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Friday, 16 June 1989
Page: 4265

Senator LEWIS(1.18) —The Senate is commencing its debate on the Patents Amendment Bill 1989 but I understand that we will deal only with the second reading stage because there are some amendments to be moved at the committee stages. Currently, Australian patents are granted for a term of 16 years. Applications may be made to the courts on two separate grounds for extensions of up to an additional 10 years. The Bill will change all of that procedure. The Bill was first introduced into the House of Representatives on 3 June 1988 and, more than 12 months later, it has come back with a number of Government amendments which make it a much better Bill: the Government's amendments improve it. The Bill arises from a report prepared in August 1984 by the Industrial Property Advisory Committee which recommended that all extension of term provisions for patents be abolished.

The Bill abolishes existing provisions for extensions for all inventions but introduces a new scheme to enable extension of patent term for pharmaceutical products. The Government decided on special treatment for pharmaceutical patents as part of a plan to develop the pharmaceutical industry in Australia. However, I note that that plan appears to be faltering. I observed in an article in the Australian of 13 June this year that Dr John Stocker, the Managing Director of AMRAD, one of a tiny group of Australian companies successfully developing new pharmaceuticals, recently addressed a science and industry forum in Melbourne and accused the Federal Government of sabotaging its own pharmaceutical industry development plan through conflicting aims, too much regulation and tax disincentives.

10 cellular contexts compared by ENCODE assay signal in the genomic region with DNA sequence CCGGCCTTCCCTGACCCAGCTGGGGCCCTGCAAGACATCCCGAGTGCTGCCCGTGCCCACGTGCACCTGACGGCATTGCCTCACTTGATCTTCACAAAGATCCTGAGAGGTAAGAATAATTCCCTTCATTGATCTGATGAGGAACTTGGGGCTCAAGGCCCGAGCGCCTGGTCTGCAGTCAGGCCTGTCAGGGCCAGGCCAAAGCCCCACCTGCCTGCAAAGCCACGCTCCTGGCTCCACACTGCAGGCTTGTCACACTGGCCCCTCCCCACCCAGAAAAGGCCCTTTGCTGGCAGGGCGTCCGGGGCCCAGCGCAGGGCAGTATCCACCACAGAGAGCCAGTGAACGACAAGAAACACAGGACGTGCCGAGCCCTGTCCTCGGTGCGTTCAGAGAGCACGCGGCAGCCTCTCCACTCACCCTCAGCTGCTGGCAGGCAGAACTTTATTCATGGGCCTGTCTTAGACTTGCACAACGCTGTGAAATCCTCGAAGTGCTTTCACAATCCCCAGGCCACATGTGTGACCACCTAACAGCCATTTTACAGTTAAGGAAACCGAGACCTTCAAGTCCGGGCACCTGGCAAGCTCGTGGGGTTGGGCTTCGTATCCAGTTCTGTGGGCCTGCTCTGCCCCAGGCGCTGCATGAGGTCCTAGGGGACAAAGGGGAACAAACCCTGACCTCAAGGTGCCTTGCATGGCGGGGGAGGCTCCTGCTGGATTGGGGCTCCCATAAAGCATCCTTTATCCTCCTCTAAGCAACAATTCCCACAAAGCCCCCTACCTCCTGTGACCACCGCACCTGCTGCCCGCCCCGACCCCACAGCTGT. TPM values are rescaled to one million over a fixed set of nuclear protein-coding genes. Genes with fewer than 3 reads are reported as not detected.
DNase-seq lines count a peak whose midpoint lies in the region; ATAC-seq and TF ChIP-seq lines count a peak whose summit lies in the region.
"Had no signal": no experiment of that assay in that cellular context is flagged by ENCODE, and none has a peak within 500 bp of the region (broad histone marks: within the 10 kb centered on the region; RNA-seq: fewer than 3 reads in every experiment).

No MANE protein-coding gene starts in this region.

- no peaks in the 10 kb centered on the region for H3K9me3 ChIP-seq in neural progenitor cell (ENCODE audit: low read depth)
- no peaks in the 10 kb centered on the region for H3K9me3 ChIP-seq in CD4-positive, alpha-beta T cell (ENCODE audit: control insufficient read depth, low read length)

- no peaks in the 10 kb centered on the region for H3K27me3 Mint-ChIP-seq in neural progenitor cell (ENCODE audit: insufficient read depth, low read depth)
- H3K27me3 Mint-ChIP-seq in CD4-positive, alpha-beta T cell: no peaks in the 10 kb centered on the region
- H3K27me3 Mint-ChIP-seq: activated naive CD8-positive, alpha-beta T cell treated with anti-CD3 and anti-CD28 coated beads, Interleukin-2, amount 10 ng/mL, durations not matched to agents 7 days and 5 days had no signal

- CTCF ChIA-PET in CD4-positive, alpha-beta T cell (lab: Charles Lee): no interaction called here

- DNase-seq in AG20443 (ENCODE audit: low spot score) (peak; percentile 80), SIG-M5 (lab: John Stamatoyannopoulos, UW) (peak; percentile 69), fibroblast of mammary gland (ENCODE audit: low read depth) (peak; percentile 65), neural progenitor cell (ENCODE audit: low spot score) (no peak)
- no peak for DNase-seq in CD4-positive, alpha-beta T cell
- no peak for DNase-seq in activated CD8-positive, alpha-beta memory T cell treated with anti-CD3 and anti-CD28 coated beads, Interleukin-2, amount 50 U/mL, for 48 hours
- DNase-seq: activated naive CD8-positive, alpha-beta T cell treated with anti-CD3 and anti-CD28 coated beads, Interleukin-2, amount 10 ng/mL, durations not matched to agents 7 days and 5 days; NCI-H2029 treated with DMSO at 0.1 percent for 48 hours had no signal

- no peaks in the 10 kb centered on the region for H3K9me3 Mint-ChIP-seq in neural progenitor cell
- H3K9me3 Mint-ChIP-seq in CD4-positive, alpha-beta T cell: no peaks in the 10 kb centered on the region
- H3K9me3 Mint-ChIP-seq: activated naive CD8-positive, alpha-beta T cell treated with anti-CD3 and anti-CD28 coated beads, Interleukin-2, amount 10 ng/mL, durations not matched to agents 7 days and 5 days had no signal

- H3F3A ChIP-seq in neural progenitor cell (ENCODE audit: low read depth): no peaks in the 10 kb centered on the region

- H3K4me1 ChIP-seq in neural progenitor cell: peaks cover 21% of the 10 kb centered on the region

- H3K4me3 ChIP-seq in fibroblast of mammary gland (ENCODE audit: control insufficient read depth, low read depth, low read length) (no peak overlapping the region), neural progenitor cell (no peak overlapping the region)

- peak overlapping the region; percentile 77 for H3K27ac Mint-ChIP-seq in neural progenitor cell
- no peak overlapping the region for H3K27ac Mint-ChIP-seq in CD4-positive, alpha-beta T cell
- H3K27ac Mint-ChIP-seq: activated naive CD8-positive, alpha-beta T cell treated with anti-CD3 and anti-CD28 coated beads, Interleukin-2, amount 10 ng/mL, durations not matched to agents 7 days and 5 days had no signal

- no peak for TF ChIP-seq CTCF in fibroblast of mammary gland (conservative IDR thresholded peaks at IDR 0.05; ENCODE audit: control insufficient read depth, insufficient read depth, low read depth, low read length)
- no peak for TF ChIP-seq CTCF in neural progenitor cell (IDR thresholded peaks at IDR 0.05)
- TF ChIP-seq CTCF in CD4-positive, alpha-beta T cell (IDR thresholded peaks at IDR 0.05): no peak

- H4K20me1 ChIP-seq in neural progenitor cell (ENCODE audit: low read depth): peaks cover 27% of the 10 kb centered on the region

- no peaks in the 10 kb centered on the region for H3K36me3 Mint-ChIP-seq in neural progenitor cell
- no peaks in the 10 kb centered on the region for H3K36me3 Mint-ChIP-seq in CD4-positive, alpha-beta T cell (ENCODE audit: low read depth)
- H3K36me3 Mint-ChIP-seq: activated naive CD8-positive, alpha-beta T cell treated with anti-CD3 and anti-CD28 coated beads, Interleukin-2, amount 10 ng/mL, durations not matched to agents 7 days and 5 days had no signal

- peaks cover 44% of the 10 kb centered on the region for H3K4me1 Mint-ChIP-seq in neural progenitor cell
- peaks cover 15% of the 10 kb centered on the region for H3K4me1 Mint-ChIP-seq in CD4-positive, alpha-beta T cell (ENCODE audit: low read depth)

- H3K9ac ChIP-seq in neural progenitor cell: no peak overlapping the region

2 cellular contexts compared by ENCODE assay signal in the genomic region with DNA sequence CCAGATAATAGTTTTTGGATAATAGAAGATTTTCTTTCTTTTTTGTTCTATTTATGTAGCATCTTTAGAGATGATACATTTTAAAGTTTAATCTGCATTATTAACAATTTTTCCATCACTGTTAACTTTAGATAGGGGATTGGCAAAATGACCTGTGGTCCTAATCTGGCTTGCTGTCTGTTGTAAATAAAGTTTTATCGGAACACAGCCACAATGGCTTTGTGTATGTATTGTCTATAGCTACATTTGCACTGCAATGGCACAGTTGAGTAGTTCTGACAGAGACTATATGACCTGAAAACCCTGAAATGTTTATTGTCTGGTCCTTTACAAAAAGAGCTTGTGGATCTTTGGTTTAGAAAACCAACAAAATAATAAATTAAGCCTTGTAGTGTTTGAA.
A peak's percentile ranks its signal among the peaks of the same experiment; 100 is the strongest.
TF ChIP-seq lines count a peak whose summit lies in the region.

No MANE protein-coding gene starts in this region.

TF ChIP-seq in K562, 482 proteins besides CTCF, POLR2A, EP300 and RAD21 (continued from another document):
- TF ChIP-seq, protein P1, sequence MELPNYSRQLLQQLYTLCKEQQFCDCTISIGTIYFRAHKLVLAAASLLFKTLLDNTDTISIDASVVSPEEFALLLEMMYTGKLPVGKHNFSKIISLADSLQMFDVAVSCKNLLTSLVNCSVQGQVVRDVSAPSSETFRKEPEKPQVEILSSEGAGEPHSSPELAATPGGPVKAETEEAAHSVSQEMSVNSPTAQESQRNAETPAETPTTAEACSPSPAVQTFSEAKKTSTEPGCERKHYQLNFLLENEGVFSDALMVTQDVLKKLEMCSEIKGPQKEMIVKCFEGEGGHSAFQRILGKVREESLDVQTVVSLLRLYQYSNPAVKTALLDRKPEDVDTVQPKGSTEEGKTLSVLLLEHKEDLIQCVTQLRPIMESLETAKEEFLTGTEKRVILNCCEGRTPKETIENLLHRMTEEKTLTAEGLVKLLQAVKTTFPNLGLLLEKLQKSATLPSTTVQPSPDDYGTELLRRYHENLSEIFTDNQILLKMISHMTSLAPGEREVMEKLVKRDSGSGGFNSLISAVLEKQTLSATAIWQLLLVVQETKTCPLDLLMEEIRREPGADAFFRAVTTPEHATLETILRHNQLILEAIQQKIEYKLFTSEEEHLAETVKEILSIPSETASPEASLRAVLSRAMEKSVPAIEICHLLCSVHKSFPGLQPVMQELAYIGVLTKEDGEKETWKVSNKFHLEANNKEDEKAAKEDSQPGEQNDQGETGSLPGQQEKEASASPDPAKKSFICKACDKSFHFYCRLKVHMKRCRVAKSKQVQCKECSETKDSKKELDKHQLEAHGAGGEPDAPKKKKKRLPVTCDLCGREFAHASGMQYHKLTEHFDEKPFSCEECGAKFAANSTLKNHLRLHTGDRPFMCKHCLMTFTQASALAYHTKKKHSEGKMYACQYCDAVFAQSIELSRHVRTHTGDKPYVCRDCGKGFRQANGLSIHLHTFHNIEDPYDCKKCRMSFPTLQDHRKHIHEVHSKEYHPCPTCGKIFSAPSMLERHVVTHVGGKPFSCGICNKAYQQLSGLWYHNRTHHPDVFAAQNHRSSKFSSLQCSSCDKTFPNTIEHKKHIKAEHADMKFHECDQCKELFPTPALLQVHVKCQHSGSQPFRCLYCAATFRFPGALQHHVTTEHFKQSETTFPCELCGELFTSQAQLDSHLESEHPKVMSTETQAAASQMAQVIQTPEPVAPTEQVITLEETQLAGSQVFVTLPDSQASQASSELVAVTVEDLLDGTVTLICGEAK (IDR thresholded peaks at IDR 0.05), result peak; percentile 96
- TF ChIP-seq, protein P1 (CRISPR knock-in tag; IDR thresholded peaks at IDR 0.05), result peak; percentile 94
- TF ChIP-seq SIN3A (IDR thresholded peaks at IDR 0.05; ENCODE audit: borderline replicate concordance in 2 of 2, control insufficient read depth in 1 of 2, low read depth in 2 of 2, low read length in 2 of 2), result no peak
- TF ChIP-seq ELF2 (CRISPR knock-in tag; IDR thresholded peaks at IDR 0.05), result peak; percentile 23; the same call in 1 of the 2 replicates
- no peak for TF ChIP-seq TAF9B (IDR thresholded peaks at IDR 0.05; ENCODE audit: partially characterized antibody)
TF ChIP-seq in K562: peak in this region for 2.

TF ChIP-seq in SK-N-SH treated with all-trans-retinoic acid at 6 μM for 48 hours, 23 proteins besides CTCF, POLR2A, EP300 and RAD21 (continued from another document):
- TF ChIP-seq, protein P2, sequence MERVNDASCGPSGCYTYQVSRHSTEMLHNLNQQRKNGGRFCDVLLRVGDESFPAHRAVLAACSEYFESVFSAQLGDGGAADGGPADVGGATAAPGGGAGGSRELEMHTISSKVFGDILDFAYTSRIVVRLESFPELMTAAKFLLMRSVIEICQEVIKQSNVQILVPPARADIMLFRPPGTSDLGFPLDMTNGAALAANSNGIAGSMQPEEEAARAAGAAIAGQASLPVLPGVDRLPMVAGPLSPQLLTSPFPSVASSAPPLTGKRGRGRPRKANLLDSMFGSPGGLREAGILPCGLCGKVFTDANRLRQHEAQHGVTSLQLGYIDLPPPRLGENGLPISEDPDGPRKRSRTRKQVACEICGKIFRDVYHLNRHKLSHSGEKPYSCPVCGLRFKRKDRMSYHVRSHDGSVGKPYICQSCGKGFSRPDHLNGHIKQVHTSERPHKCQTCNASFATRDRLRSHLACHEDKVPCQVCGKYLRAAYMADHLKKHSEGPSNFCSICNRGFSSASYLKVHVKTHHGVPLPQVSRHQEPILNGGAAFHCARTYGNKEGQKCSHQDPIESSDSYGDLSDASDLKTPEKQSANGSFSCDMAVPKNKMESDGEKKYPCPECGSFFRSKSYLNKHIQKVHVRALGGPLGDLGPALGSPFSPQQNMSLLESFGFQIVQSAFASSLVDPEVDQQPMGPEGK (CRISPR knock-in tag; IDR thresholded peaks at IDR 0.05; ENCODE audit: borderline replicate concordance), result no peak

It is very interesting that he chose those three points about which to criticise the Government in relation to its pharmaceutical industry development plan when just this week we have had tabled a draft report of the Industries Assistance Commission which makes similar criticism of the Government for not looking to the proper development of industry because of conflicting aims, too much regulation and tax disincentives. It appears that that pharmaceutical plan is faltering and Dr Stocker has said that unless urgent measures are taken to encourage investment in the industry and remove hindrances, the plan might actually falter.

There were serious defects in the original Bill. For example, it provided for extensions of patent for imported pharmaceutical substances, but not for those from within Australia. So overseas interests were looked after but Australian patentees were not. Many important bodies complained about the serious defects of the Bill. The extension of term provisions in the Bill were fundamentally flawed and required substantial amendment to correct the problems. The Government was clearly in trouble. It took the Bill away for nearly 12 months and now it has brought it back in an amended form. Those amendments address many of the concerns raised by industry but not all the defects.

The coalition parties will move two amendments in the committee stage-one to change the effective commencement date of the Bill with regard to applications for extensions of patent terms by non-pharmaceutical patentees, and a second to reduce the opportunity for a kind of blackmail in the circumstance arising in section 12. I will explain these further in the committee stage of the debate.